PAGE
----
The Power of Delayed Gratification

If you’re like most people these days, you don’t go more than a couple of hours without checking your phone for updates and notifications. This is a great example of instant gratification at play: you could have received a text, an email, an instant message, or a missed call. You could have some new likes or comments on a post you published. It’s addictive.

Even when you’re not checking for new notifications, do you catch yourself endlessly scrolling down the Facebook news feed, hoping to see something funny, interesting, or useful? I do this sometimes and with it comes the realisation that it’s time to put the phone away and do something useful.

It’s Addictive

Facebook is wired to keep you connected to it.

By default, you’re probably reading this within Facebook’s browser. There are so many links on Facebook that clicking on them can make you mobile browser app open up and you find yourself in the typical internet-searching context. Facebook doesn’t like that, so it functions as its own browser — the content from the link you clicked on still opens but there’s a format that reminds you you’re still in Facebook and an arrow to take you back to the news feed when you’re done.

You can change this, by the way. I did as soon Facebook made itself the default. In the Facebook app, go to Menu > App Settings. Tap to turn on the “Always open links with external browsers” option. In my opinion, Chrome is a better browser and I don’t like the manipulation by Facebook.

Also, the Facebook news feed is designed to keep you scrolling forever, with something interesting or funny popping up just occasionally enough that you don’t quite end up leaving. If you catch yourself doing this, ask yourself if there’s something better you could be spending your time on.

Instant Gratification

From Wikipedia, ‘instant gratification’ is often used to label the satisfactions gained by more impulsive behaviours: choosing now over tomorrow.

In the posts on the importance of goal setting and designing your ideal lifestyle it becomes obvious that to live the life you truly want to live, you need to focus on a time-horizon longer than ‘immediately’. A goal like achieving the ideal body could be successfully completed within 12 months or less. Achieving financial independence likely requires something more like 10 years.

But if you focus too much on getting something now for your efforts, you might never achieve the bigger, more important things in your life. You won’t go to the gym because it’s physically taxing, you won’t resist that slice of cake because that would deprive you of the sugar hit you would receive, and you won’t bother investing because you could spend that money now instead.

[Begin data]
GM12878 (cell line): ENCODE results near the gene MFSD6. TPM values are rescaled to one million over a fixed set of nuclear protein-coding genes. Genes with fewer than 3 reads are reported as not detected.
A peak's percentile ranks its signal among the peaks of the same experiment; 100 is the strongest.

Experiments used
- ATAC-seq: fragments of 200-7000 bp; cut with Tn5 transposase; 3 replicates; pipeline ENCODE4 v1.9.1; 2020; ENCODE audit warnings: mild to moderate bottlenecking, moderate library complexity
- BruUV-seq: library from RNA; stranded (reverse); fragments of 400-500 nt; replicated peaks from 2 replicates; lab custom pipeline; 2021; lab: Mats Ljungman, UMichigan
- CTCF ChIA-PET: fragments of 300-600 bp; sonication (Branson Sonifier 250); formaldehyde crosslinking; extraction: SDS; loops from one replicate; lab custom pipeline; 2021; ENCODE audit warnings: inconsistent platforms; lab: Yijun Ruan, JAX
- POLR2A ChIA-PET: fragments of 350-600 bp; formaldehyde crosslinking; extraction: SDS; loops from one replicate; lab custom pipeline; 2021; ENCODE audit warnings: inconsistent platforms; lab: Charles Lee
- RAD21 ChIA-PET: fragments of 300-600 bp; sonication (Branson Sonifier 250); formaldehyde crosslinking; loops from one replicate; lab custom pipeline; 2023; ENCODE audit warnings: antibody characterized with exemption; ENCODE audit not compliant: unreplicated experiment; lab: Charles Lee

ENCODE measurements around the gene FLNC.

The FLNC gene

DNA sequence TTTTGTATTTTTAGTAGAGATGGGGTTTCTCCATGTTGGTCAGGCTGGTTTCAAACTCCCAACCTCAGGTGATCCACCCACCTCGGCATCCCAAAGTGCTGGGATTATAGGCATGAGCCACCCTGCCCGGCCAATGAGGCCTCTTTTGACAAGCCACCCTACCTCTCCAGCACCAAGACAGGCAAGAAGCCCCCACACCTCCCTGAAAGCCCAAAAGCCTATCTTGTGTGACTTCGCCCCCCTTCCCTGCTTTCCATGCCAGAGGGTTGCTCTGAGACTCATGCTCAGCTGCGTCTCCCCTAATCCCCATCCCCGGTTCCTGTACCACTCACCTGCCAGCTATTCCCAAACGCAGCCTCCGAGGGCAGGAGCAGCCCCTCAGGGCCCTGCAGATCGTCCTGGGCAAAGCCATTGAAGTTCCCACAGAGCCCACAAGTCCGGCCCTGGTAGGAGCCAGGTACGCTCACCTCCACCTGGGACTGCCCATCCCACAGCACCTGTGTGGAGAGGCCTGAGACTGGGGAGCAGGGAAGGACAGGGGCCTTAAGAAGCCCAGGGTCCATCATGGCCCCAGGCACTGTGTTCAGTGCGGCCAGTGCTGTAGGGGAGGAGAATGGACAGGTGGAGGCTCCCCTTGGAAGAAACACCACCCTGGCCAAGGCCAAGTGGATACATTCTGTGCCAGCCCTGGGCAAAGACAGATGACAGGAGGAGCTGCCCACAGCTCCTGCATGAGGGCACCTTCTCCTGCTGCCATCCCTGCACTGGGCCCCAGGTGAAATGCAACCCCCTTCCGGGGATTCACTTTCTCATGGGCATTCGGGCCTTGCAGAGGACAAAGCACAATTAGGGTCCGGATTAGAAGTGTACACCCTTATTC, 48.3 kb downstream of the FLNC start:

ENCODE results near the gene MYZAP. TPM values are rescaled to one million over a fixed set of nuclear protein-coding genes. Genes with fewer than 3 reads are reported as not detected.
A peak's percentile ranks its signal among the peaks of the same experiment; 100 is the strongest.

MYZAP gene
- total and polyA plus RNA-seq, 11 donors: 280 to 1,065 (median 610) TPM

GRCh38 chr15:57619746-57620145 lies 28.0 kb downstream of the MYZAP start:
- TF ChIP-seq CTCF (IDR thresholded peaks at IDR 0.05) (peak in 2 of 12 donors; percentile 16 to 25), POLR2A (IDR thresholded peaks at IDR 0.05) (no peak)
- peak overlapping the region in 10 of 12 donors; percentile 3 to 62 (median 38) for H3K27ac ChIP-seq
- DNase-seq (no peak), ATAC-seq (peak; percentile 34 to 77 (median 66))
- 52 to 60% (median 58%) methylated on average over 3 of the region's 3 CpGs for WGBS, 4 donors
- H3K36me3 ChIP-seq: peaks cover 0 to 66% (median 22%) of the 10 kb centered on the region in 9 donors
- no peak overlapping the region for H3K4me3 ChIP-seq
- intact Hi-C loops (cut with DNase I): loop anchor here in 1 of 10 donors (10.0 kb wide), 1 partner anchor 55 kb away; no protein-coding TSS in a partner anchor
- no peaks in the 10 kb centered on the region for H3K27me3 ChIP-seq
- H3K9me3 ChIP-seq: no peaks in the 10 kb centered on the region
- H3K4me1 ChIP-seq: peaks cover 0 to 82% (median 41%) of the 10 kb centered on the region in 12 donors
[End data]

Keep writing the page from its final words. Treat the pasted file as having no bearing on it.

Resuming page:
Delayed Gratification

Wikipedia describes ‘delayed gratification’ as the ability to resist the temptation for a smaller but more immediate reward in order to receive a larger or more enduring reward later.

That is where the power of delayed gratification comes in.


Go to the ‘Investments’ section at the bottom of the post on the pros and cons of different money making methods and you will find an exercise that I set that shows how leaving $1,000 reinvested in an asset producing a 10% return each year results in that $1,000 turning into $16,000 in the 30th year.

If you can put $1,000 away now and not spend it, it is worth 16 times that amount if you wait 29 more years (17.5 for a full 30 extra years). Converting the money into time, let’s assume you’re 21 years old on $20/hr. That initial $1,000 investment is worth 50 hours. By the time you’re 50 years old, you might be earning $75 per hour, so that $16,000 is worth 210 hours of your time — by delaying your gratification, the value of your time has more than quadrupled!


Starting a business can be tough. Why put in 50-hour weeks (or more) whilst earning nothing or even losing money for, say, six months? You could spend that time working in a job with barely any risk, making $20/hr for a total of $26,000, right?

The answer lies in the following six months, where the business brings in an effective $20/hr, then the next six months where it brings in $40/hr, then the next six months when you can work part-time and still make more than you would have made in a job.

Without the hard work, time, and money at the beginning of the business’ life, you don’t get the big financial benefits later on. A focus that lies too much on immediate gratification will always lead you to a job where your time is traded for money. A focus on delayed gratification opens up the possibility of much earlier financial freedom.


The first four weeks of going to the gym to lose weight or gain muscle might not result in much progress. Each day is hard work, sapping your willpower, time, and your mental and physical strength. Monitoring your diet or changing it to be healthier can be mentally draining, too. If you only care about immediate gratification, your attempt at a healthier or more desirable body will result in you giving up and potentially placing your hopes on a dodgy weight-loss shake.

Delayed gratification acknowledges that hard work now will result in the desired outcome later.

Pick a Life Area

This concept applies to many areas of life. The first step is acknowledging that you’re able to achieve your goals faster by delaying your gratification, the next is weaning yourself off distractions like Facebook and Instagram that try to lock you into their instant gratification addiction, and the next is to start acting on the tasks that will bring about the life you desire.

Featured Image partly by Sarah_Ackerman [CC BY 2.0]

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